Saturday, 30 July 2016

Units for Physically Based Rendering

Physically-based rendering (PBR) should really use physical units, though many PBR engines don't.

 

Sunlight is typically described as being in watts per square metre. But that represents the energy across the entire spectrum, and has no concept of colour.

So for PBR, the units for directional light, e.g. sunlight are watts per square metre per nanometre.

Sunlight comes from so far away that the direction of the light is essentially parallel. But a local light source like a light bulb emits its energy in all directions.

So the irradiance due to a light bulb varies with distance from the bulb. If the total spectral power of the bulb, P (the spectral flux), is measured in watts per nanometre (for any given colour on the spectrum), suppose that the bulb has a radius of r metres, and thus a surface area of $4 \pi r^2$ square metres. Then the irradiance, at the surface, will be $I=P/ (4 \pi r^2) w/m^2/nm$, in the same units as sunlight.

But away from the bulb, at distance R, the same power passes through a larger surface area. So again, $I = P / (4 \pi R^2)$, where P is the same total spectral power as before.

Thus $I(R) = I(r) (\frac{r}{R})^2$ - the irradiance follows an inverse-square power law.

So we don't use irradiance to measure point lights. If the light is uniformly distributed by direction, we can use spectral flux P, watts/nm.

the radiance at any point is given in watts per steradian per nm, where there are 4pi steradians across the entire sphere.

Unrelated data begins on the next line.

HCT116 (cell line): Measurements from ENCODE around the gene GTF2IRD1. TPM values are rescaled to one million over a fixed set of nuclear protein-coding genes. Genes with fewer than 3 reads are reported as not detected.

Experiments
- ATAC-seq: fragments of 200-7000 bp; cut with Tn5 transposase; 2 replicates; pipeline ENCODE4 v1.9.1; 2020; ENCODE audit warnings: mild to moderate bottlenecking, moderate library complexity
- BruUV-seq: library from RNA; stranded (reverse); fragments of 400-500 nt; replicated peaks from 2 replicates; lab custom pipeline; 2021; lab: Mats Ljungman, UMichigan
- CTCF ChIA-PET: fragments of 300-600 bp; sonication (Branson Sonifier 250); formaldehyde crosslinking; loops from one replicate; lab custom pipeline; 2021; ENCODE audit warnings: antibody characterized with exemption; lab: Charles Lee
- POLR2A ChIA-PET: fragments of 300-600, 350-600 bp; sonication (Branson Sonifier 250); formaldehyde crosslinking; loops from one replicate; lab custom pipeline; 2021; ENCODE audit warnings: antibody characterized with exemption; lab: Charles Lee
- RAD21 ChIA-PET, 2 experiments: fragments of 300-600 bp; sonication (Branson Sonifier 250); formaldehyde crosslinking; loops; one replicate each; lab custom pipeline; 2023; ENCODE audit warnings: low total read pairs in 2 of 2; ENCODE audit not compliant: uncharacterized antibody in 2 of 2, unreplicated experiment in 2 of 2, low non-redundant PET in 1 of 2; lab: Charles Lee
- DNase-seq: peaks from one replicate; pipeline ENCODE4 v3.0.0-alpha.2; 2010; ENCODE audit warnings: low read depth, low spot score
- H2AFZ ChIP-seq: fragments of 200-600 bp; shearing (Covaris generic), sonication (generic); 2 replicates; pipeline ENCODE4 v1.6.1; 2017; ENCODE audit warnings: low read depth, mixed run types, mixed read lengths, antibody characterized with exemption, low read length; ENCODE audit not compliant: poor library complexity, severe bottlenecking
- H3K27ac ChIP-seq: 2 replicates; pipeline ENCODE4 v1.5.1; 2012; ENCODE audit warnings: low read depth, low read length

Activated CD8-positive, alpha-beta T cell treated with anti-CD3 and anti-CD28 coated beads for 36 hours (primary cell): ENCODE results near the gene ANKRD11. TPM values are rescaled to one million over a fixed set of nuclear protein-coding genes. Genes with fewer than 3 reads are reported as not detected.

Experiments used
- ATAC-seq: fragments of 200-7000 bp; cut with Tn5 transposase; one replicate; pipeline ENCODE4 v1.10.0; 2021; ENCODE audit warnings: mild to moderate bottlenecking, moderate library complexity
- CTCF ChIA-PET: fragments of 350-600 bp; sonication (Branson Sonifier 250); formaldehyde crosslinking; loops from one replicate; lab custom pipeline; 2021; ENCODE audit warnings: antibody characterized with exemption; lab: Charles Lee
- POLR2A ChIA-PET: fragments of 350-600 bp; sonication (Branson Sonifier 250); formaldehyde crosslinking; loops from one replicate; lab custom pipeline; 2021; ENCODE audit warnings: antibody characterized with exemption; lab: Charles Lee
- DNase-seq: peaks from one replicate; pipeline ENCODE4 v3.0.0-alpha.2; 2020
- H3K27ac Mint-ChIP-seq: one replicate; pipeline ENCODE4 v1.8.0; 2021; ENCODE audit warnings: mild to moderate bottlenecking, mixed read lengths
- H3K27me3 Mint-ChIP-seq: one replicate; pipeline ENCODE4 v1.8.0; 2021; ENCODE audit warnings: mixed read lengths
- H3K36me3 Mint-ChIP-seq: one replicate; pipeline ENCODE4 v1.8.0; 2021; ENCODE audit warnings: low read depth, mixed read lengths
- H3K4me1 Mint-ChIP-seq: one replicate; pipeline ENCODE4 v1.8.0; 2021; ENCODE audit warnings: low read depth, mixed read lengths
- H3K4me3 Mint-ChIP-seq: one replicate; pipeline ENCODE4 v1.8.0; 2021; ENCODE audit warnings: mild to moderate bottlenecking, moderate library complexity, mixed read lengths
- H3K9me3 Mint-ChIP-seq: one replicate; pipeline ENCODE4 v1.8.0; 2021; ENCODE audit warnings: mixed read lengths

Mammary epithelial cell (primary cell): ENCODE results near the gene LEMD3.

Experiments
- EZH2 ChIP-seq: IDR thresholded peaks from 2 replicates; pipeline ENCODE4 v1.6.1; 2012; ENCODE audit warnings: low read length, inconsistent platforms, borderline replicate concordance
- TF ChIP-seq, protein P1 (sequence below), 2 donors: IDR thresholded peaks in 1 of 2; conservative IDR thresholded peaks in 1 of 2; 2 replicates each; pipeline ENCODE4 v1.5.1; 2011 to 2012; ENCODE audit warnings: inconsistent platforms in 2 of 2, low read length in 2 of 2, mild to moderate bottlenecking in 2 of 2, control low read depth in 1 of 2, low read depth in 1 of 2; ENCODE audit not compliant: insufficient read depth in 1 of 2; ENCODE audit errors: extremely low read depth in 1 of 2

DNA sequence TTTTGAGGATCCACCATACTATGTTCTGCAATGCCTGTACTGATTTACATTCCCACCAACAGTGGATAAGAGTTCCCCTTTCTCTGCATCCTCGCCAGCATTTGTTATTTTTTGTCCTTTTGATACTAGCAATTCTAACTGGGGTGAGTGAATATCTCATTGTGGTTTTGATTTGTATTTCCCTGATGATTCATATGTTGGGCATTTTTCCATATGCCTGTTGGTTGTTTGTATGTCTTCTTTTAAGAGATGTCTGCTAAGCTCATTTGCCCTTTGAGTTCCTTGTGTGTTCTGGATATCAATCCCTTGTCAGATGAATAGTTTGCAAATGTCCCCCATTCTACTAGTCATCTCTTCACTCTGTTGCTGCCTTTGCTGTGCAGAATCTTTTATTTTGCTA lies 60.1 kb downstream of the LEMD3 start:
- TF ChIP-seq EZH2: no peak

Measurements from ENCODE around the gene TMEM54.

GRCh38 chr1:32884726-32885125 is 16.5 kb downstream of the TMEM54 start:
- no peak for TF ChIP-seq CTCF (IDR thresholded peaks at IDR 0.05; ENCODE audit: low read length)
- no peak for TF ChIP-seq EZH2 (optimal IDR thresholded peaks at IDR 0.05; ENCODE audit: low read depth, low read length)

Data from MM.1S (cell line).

Rendering

The challenge with rendering is to recreate (on a lcd monitor, cinema screen, or in print) the radiance that the you would perceive if you were really looking at the thing the image represents.
Imagine you want to create the experience of flying at ten thousand feet. It looks something like this:
photo at 10,000 feet altitude
trueSKY render at 10,000 feet altitude

But in rendering we don't (necessarily) want to recreate what the photo or video of something would look like: that's actually a more complex problem. The fundamental challenge of rendering is to see if we can recreate the real thing. Consider one point in the image, perhaps part of the sky. The light from that point that the eye would perceive is defined by a spectrum, like this:
and the way the human eye would perceive it is defined by the response of its three types of cone (ignoring rods for now - those are for night-vision).